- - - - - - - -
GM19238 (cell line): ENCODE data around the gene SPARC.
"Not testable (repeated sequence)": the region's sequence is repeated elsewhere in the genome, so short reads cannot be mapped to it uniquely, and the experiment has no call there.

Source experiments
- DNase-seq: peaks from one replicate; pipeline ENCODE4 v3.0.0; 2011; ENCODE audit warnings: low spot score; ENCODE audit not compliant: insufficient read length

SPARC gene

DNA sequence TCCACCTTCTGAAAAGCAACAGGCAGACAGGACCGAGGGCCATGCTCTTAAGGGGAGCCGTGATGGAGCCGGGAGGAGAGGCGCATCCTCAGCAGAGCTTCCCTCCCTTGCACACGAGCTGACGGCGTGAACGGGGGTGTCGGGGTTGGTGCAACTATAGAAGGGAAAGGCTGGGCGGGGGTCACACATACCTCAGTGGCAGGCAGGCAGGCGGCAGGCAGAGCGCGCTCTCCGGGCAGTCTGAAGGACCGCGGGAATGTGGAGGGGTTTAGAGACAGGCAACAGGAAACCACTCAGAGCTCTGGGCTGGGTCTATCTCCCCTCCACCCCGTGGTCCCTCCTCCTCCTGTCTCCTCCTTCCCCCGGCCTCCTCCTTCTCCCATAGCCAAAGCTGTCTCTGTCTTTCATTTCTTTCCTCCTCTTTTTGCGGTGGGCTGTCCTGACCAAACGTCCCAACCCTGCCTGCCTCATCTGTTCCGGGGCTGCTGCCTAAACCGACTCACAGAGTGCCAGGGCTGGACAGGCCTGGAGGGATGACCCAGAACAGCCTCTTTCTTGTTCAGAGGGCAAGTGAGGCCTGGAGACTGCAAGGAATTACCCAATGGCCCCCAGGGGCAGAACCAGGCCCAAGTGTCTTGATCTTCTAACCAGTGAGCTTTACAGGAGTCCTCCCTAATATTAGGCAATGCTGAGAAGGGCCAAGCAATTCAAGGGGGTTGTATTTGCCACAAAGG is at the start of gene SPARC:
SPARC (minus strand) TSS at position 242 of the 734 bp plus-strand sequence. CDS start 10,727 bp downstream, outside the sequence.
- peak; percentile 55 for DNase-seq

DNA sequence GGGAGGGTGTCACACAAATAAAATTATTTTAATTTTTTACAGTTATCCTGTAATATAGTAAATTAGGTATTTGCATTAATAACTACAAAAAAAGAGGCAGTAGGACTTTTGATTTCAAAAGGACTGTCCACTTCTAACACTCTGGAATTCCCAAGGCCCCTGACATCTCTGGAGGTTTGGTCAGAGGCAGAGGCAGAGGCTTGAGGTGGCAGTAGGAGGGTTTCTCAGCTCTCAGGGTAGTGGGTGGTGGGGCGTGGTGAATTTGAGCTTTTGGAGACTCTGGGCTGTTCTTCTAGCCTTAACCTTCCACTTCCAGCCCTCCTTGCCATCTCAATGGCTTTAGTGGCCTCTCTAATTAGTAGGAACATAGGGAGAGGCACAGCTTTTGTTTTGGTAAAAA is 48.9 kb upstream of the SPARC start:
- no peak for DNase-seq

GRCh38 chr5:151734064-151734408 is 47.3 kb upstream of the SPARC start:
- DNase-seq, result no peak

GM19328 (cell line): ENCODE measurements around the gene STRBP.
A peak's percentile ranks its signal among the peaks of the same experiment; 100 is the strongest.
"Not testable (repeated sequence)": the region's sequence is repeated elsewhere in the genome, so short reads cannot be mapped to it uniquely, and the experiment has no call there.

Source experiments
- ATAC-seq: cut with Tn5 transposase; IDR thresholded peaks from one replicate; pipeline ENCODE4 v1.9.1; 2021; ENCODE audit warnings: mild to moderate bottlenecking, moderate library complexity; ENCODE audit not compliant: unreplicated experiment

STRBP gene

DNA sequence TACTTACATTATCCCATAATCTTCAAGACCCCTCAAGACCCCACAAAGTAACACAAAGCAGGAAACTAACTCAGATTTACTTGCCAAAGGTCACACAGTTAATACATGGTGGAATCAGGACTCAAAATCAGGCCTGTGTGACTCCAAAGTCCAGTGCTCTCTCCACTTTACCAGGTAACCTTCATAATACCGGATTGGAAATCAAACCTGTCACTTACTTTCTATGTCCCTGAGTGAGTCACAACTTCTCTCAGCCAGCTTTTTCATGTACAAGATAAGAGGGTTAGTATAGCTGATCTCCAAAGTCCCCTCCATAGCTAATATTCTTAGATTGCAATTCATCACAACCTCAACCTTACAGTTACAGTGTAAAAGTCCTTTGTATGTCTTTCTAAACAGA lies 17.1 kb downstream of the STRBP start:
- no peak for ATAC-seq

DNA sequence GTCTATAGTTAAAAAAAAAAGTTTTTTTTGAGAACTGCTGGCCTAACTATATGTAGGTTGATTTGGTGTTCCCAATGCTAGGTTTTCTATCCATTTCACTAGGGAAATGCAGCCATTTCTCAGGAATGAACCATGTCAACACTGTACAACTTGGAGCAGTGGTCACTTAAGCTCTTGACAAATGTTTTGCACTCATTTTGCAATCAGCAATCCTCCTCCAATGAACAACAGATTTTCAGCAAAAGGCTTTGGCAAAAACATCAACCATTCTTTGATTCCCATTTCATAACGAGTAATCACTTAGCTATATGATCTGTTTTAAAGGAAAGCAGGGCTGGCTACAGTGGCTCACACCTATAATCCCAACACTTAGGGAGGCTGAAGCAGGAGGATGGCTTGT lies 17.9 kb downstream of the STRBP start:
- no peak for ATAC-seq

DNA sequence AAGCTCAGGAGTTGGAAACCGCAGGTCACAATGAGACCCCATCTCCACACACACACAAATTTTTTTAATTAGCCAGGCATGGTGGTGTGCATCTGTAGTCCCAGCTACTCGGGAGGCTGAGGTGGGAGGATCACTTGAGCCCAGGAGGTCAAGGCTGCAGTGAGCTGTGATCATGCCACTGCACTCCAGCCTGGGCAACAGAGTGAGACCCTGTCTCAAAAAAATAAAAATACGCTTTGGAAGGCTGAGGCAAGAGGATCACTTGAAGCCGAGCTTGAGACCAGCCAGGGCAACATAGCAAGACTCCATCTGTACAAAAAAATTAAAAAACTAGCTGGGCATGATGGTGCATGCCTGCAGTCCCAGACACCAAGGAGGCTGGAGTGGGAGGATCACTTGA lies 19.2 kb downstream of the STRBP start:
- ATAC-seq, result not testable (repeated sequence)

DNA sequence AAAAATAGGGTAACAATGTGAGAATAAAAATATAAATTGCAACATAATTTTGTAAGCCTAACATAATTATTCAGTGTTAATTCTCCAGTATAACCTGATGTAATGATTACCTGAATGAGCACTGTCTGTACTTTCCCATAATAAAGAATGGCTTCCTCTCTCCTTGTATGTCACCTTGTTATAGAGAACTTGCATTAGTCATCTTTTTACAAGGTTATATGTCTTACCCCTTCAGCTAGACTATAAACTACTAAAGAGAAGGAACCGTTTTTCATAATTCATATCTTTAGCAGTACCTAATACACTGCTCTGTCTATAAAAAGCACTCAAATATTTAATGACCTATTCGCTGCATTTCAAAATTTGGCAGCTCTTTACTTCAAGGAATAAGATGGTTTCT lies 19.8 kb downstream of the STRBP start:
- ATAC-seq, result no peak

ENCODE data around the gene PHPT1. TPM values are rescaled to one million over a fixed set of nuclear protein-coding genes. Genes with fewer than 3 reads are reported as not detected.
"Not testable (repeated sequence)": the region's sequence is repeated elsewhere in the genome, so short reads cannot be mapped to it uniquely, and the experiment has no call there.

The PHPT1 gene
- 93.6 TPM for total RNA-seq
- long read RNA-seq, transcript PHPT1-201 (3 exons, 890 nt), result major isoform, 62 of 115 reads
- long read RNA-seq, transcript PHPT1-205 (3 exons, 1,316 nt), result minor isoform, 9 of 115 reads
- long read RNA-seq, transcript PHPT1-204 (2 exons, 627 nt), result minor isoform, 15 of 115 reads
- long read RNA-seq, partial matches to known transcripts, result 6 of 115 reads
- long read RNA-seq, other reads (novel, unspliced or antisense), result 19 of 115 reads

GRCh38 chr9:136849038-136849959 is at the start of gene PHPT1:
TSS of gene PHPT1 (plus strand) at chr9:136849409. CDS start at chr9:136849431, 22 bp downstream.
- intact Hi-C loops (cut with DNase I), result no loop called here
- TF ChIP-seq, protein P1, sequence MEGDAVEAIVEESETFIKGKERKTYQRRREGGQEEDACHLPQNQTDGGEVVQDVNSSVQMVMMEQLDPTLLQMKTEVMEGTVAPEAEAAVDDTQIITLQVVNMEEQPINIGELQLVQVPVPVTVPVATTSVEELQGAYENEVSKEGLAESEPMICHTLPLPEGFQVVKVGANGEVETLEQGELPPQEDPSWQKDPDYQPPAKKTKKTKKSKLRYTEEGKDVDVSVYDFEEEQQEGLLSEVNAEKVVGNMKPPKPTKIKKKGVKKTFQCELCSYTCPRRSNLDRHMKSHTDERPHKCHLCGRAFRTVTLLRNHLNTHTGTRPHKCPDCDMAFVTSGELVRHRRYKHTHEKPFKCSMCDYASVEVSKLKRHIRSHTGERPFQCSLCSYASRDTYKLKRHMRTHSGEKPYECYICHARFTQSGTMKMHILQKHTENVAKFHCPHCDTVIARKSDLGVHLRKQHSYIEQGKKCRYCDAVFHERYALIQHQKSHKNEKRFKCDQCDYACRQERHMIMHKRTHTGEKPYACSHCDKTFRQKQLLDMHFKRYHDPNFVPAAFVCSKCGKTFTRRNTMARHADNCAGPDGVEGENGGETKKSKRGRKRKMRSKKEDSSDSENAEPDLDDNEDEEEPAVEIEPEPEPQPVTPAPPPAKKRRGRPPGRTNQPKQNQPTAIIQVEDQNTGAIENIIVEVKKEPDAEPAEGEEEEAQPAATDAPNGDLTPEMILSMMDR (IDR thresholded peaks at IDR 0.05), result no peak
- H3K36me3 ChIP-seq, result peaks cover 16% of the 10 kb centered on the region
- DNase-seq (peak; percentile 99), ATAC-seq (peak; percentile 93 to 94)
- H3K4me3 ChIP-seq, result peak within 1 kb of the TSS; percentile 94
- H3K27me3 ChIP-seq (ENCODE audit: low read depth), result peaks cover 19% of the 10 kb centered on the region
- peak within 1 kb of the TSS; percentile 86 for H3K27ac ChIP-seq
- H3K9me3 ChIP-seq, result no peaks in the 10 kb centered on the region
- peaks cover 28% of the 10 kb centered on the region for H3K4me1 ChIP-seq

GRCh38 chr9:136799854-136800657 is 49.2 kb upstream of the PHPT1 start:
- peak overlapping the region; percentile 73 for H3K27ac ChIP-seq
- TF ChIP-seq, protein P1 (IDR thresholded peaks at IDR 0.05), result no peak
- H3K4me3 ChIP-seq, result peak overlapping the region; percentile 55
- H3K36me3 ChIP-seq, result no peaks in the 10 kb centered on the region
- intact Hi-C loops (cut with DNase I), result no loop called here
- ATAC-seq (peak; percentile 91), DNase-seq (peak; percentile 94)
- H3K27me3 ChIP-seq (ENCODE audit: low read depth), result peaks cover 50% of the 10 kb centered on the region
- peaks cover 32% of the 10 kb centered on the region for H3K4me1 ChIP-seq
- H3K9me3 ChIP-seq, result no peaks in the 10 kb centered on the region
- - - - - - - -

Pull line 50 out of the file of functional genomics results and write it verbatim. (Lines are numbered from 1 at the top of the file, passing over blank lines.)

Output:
- H3K4me3 ChIP-seq, result peak overlapping the region; percentile 55